others).
For a suitably generous definition of 'many', perhaps.
A recent post talked about writing a good string library for
assembly, and there was a strong endorsement for the length prefixed
style of strings, including one direct reference to Bstrlib as a design
worth following (not posted by me!).
I would have been shocked if you had not figured out a way to
bring your package up. :-)
So, while assembly clearly isn't an inherently safe language, it seems
quite possible that some assembly efforts will have a much safer (and
much faster) string interface than C does.
Which does absolutely nothing to prevent the possibility of
developing insecure software in assembler. It may offer some
advantages for string handling, but that closes at best only one
of a thousand doors.
[...] If you want to argue that too many people
write code in C when their skill level is more appropriate to a
language with more seatbelts, I won't disagree. The trick is
deciding who gets to make the rules.


But I'm not arguing that either. I am saying C is to a large degree
just capriciously and unnecessarily unsafe (and slow, and powerless,
and unportable etc., etc).


Slow? Yes, I keep forgetting how much better performance one
achieves when using Ruby or Python. Yeah, right.

Powerless? How so? It seems to be the only language other than
assembler which has been used successfully for operating system
development.

Unportable? You have got to be kidding. I must be
hallucinating when I see my C source compiled and executing on
Windows, Linux, NetWare, OS X, Solaris, *bsd, and a host of
other UNIX-like platforms, on x86, x86-64, PPC, Sparc, etc.
Ok, this is what I was talking about when I mentioned rose colored
glasses. If programmers are perfect, then what you are saying is fine,
because you can expect perfection. But real people are not. And I
think expectations of perfection in programming is really nonsensical.


/Exactly/ Expecting zero buffer overruns is nonsensical.


Well, not exactly. If you're not using C or C++, then buffer overflows
usually at worse lead to a runtime exception; in C or C++, exploits are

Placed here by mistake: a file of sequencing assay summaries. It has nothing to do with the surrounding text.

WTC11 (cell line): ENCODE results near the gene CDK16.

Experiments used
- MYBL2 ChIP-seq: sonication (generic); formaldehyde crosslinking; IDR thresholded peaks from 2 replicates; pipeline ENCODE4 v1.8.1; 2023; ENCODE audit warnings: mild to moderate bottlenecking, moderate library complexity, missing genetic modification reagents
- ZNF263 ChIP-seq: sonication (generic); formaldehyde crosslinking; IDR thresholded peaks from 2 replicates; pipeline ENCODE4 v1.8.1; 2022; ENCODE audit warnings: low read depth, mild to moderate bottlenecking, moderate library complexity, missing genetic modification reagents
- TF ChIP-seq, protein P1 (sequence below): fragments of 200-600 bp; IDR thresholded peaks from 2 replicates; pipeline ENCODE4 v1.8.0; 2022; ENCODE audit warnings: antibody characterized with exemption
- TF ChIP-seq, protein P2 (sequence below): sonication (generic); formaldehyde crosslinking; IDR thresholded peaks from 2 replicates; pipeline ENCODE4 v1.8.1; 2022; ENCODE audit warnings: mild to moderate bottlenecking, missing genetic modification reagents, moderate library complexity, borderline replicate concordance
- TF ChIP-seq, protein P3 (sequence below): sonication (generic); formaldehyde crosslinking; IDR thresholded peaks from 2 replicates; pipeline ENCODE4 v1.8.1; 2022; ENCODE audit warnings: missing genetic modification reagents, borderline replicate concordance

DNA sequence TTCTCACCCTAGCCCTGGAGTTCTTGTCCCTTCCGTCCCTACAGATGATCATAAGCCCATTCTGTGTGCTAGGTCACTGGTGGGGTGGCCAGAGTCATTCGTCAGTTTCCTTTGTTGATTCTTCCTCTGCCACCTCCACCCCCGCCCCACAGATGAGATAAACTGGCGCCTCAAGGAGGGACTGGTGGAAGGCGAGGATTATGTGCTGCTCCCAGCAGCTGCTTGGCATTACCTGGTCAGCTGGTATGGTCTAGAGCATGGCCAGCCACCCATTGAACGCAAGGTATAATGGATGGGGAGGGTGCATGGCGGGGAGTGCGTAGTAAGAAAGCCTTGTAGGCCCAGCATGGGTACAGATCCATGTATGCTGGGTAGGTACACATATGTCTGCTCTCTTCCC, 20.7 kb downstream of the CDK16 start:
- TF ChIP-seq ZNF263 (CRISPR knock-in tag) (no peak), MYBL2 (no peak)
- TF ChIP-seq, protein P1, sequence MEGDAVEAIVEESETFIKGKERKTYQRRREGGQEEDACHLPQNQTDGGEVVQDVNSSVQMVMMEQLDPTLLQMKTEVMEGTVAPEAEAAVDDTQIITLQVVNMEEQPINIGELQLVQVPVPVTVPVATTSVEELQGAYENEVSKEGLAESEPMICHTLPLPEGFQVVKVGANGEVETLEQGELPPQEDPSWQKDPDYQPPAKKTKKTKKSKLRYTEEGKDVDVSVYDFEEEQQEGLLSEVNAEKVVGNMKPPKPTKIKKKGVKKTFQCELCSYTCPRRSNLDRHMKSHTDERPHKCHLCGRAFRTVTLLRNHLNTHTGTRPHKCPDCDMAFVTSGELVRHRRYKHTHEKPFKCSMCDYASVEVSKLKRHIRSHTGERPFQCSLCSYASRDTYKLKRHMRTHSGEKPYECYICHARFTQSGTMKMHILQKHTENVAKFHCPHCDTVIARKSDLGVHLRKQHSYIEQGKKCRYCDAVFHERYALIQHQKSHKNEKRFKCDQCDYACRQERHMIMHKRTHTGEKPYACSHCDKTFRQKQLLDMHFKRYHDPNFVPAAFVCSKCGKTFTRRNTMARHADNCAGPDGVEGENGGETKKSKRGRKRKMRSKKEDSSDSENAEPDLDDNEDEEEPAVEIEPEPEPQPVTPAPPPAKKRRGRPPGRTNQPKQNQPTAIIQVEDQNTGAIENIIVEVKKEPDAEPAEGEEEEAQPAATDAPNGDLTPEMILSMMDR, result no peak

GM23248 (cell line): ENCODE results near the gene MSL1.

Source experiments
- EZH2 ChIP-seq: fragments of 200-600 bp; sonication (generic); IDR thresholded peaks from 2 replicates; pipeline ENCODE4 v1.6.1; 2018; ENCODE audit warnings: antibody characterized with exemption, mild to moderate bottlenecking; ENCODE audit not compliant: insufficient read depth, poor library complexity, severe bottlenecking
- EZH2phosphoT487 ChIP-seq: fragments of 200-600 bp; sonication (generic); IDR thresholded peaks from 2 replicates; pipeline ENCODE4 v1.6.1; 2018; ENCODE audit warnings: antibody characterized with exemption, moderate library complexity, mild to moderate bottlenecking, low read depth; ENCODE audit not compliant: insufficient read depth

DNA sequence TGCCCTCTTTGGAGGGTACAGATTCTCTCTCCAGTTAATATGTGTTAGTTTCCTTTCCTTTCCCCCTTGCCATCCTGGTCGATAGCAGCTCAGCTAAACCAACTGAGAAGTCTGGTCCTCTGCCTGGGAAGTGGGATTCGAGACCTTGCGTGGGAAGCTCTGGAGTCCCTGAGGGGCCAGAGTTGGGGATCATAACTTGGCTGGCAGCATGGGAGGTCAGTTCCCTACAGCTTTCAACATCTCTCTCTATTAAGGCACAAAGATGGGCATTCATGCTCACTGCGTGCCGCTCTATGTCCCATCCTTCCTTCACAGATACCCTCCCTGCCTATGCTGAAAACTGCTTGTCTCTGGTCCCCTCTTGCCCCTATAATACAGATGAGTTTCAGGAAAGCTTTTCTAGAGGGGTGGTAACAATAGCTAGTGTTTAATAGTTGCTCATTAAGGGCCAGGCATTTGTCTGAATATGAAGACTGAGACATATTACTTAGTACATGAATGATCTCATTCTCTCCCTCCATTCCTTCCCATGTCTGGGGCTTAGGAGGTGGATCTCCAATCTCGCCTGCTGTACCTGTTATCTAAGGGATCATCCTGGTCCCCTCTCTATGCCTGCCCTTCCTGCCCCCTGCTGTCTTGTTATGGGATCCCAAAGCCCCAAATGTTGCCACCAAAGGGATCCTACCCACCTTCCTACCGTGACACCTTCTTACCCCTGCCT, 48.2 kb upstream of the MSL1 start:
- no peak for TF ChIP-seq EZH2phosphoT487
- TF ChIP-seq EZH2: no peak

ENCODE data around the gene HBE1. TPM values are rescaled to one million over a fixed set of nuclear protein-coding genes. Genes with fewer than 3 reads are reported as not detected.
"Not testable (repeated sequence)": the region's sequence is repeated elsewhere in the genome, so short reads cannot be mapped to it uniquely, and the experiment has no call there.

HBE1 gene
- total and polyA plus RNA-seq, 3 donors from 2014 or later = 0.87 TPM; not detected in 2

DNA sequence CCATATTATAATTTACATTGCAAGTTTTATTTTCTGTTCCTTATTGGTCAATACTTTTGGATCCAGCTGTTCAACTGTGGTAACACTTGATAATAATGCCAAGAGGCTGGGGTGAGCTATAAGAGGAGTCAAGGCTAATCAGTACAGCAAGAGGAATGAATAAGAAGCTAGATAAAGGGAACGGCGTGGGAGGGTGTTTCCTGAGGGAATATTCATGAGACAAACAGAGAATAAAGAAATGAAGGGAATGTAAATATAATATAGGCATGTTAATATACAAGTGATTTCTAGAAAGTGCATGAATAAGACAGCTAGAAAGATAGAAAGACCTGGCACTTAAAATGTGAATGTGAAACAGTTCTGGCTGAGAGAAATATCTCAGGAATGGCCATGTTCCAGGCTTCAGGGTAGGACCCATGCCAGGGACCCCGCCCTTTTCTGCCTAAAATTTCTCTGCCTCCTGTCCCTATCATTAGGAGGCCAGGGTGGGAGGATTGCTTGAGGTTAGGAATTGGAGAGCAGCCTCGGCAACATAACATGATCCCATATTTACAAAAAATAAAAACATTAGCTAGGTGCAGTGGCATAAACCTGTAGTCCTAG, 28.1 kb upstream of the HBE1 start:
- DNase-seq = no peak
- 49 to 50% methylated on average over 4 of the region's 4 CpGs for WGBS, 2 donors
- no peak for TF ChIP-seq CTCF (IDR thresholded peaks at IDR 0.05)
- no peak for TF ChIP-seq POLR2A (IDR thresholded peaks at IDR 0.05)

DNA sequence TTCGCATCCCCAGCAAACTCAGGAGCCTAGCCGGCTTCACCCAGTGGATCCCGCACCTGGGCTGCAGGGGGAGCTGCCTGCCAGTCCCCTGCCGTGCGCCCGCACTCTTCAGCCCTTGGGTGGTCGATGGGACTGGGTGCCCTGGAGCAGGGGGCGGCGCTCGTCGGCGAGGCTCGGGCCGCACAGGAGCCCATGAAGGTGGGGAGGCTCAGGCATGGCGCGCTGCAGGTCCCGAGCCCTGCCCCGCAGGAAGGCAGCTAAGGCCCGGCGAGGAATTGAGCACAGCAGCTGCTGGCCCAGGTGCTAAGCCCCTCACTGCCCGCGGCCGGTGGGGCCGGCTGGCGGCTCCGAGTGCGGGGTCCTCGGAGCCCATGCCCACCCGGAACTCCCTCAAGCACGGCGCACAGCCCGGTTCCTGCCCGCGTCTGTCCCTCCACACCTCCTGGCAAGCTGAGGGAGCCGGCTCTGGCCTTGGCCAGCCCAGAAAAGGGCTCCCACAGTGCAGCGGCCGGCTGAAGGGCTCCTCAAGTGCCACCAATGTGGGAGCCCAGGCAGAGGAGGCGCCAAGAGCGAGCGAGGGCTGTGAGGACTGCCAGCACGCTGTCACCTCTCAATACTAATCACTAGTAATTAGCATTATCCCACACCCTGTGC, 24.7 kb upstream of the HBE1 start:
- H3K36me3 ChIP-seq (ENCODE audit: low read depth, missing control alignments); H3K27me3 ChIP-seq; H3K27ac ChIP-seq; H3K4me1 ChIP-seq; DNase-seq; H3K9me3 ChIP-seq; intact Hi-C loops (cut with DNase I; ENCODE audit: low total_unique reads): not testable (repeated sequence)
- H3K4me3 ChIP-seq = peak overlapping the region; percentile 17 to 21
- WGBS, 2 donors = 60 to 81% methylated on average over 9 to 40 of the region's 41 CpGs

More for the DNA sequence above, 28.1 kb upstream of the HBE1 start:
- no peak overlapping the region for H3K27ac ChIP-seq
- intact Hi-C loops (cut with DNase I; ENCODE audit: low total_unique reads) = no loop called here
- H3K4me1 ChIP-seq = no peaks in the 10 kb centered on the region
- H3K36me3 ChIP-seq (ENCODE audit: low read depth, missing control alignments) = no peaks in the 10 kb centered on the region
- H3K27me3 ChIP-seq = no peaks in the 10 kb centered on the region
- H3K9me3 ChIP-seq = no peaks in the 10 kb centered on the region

typically designed to gain shell access in the context of the erroneous
program. Its like honey for bees -- people attack C/C++ programs
because they have this weakness. In other safer programming languages,
even if you had a buffer overflow, allowing a control flow
zombification of the program is typically not going to be possible.


That is all true, and it does nothing to address the point that
C is still going to be used for a lot of development work. The
cost of the runtime error handling is nonzero. Sure, there are
a lot of applications today where they do not need the raw speed
and can afford to use something else. That is not always the
case. People are still writing a lot of inline assembly even
when approaching 4GHz clock speeds.
Anyway, a language so restrictive as to guarantee that nothing
can go wrong will probably never be used for any real-world
project.


How about simpler language that is more powerful, demonstrably faster,
more portable (dictionary definition), obviously safer and still just
as low level?


That would be nice.
Just take the C standard, deprecate the garbage, replace
a few things, genericize some of the APIs, well define some of the
scenarios which are currently described as undefined, make some of the
ambiguous syntaxes that lead to undefined behavior illegal, and you're
immediately there.
I don't immediately see how this will be demonstrably faster,
but you are free to invent such a language tomorrow afternoon.
Do it, back up your claims, and no doubt the world will beat a
path to your website. Right? "D" is already taken, what will
you call it?
Your problem is that you assume making C safer (or faster, or more